ii. Preventing convicted felons from working or volunteering in Catholic institutions

The Dallas-Charter rules about fingerprinting and background checks probably have prevented some potential predators from gaining access to our young people. Praise God for that.

iii. The idea that our young people are “safer” now, thanks to our bishops and what they did in 2002

No honest professional who has interacted with sex-abuse survivors would ever claim to know this. We cannot honestly maintain that we have had fewer instances of sexual abuse during the past sixteen years than we had before.

Minors rarely report sexual abuse. It takes many years even to begin to find the courage. We won’t know whether the Dallas Charter has led to a reduction in sex-abuse cases until 2045.

Cardinal Cupich and the reigning church mafia loudly insist that Dallas 2002 made children safer. Guess what? That self-serving insistence itself deters victims from coming forward. It’s the same episcopal reaction as before, just under a new guise.

Keep your mouth shut, because what you have to say makes us look bad.

That’s what sex-abuse victims got from bishops in the 1980’s, in the 1990’s, in the 2000’s, in the 2010’s, and now.

2002 was a cover-up of the real scandal. The real scandal was, and is: Our bishops did not have, and do not have, the kind of moral compass that any normal Catholic parent has.

Cardinal Cupich writes:

“Here in the Archdiocese of Chicago, we report all allegations of sexual abuse of minors to civil authorities, offer support to all who make allegations through our Victim Assistance Ministry, remove archdiocesan clergy from ministry permanently if an allegation of abuse of minors is substantiated and publicize the names of those with substantiated allegations against them.”

What’s missing? The fundamental duty of the bishop: To reckon fully with the truth and see to it that malefactors receive an appropriate punishment. The Cardinal’s litany of swell accomplishments misses the most-important one of all: Finding, and clearly declaring, the truth.

The Attorney General of Illinois pointed out recently that the Dallas-Charter norms do not have adequate clarity and specificity. Over and over again, knowledgeable investigators have pointed out that bishops must formulate clearly–in concrete cases–the precise violations of chastity that have occurred. That’s how justice gets done.

But, of course, that involves hearing a victim’s entire story yourself, rather than shuttling the victim off to some “Victims’ Assistance Ministry” who likely will not even answer the phone.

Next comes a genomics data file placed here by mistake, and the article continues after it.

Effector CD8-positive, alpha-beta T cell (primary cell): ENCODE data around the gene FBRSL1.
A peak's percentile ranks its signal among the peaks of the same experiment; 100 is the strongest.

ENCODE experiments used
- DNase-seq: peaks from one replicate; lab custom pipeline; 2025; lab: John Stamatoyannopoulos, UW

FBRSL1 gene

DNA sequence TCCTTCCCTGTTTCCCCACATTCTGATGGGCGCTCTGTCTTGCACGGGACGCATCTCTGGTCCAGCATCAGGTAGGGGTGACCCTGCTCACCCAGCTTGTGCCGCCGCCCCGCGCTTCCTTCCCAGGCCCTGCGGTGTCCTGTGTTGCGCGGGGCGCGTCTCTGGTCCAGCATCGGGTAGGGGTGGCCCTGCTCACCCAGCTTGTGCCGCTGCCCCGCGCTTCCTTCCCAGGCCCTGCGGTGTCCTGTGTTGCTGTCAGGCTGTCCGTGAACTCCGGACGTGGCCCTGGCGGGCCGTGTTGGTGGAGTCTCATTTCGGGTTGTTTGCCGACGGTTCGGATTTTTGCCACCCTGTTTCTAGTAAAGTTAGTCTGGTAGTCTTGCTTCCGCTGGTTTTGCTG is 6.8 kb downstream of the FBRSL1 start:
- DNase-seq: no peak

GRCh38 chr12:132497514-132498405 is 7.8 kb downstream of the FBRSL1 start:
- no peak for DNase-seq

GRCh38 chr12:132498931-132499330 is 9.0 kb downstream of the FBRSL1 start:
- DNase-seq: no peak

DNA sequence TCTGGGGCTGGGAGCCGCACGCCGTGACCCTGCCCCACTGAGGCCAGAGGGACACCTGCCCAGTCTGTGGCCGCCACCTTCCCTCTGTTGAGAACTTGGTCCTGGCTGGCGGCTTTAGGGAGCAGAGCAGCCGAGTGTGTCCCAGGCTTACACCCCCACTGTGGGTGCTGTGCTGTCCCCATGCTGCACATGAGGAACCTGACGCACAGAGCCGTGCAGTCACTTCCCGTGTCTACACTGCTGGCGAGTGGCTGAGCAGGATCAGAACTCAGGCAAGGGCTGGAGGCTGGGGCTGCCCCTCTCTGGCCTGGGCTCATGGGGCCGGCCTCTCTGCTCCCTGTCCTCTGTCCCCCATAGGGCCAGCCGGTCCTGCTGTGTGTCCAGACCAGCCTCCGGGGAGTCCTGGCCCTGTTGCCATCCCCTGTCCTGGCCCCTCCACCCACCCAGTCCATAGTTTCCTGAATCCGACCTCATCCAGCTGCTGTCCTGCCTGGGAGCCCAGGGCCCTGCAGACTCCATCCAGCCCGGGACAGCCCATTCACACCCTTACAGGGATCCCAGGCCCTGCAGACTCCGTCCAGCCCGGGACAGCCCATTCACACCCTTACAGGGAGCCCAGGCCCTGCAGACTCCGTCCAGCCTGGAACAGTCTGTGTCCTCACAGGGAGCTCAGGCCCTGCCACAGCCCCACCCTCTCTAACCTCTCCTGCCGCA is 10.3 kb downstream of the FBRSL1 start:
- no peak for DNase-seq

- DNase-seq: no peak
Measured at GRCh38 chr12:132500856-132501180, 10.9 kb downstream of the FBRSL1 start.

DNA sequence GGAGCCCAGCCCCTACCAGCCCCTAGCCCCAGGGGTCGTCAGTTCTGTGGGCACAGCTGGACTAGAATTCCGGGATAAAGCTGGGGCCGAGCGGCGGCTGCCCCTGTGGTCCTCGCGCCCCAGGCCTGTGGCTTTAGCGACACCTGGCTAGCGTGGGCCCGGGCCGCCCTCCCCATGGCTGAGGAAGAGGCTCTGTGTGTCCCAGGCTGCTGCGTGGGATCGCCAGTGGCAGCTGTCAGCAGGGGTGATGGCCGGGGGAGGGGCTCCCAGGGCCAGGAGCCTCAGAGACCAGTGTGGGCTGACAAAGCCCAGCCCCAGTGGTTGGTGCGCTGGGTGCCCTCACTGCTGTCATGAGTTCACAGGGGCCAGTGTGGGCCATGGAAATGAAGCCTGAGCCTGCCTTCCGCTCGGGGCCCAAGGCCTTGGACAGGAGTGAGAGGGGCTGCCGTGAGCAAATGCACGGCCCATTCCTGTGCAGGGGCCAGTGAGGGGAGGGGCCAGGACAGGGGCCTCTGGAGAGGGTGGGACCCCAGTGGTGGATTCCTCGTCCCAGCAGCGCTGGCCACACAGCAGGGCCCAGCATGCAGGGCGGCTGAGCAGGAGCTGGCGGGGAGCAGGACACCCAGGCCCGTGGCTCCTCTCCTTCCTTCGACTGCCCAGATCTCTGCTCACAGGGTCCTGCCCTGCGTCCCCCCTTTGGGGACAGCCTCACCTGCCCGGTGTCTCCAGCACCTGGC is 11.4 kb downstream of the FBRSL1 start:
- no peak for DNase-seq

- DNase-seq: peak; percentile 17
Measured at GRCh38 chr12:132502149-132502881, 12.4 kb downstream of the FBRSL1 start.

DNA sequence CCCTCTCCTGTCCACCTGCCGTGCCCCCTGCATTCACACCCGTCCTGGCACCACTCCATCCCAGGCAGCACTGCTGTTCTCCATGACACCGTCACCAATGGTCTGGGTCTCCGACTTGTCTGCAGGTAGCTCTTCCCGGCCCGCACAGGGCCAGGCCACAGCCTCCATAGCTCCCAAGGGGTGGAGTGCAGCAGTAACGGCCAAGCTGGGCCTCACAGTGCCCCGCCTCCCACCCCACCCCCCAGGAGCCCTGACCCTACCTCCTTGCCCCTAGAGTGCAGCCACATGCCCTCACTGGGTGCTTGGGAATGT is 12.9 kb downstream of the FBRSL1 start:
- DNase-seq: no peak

So, speaking of justice being done:

Apparently the pope and bishops gathered in Rome next month will celebrate a “penitential liturgy.”

st-peters-confessio

With the Holy See itself still implicated in the McCarrick Cover-up, not to mention other similar cover-ups, the liturgical expression of penance at St. Peter’s will ring hollow. The sound of the pope’s and bishops’ crocodile tears will bounce off the inside of Michelangelo’s dome.

If they really want to move God to pity, all the prelates of this mini-sex-abuse Vatican III should kneel at St. Peter’s tomb and cry out as follows:

Lord, we have failed you and your people! Forgive us for presuming to shepherd and govern, when we obviously do not know how!

We will stop talking about policies. We will stop engaging in endless paper-pushing exercises, aimed only at repeating moral truths that are obvious to every mature human being who has ever lived.

Instead, we will make a thorough account of all our own scandalous failures as shepherds. Then we will establish a procedure for choosing our successors by lot.

By this random-selection process, please choose better men than ourselves to take our places, Lord!

Once the lots are chosen, we will ordain our successors as necessary, and then we ourselves will retire to live in quite prayer and penance until Judgment Day.

Pope Francis and Donald Wuerl Contra Mundum

[The information outlined below all comes from multiple reliable sources, although Church officials have made none of it public.]

pope francis donald wuerl

In 1994, then-Father Gregory Littleton wrote to Bishop Edward Hughes of Metuchen, New Jersey. Littleton described the sexual abuse he had suffered at the hands of Theodore McCarrick, Hughes’ predecessor, and Archbishop of Newark at that time.

Sometime during the nineties, Cardinal O’Connor of New York learned of this complaint against McCarrick. In 1999, O’Connor wrote to Rome, predicting that the pope’s plans to make McCarrick a Cardinal would bring shame and division on the Church.

When confronted, McCarrick denied the charges. O’Connor died of old age. John Paul II believed McCarrick’s denials and named him Archbishop of Washington.

In late 2000, another complaint: a former professor at the Newark seminary reported to Rome what he had heard about McCarrick preying on seminarians.

In November 2004, Robert Ciolek spoke to the review board of the Diocese of Pittsburgh, governed at that time by Donald Wuerl. Mr. Ciolek accused a Pittsburgh priest of sexual abuse. He also mentioned that McCarrick had put him in some very inappropriate and awkward situations.

That is: McCarrick insisted that Ciolek rub his back and that they sleep in the same bed. McCarrick forced Ciolek to accept nighttime above-the-waist caresses.

Let’s pause here for a moment. Does what Ciolek described amount to sexual abuse? For a superior to treat a subordinate, or for a cleric to treat a member of the Christian faithful, in such a way? I think so. It’s abuse.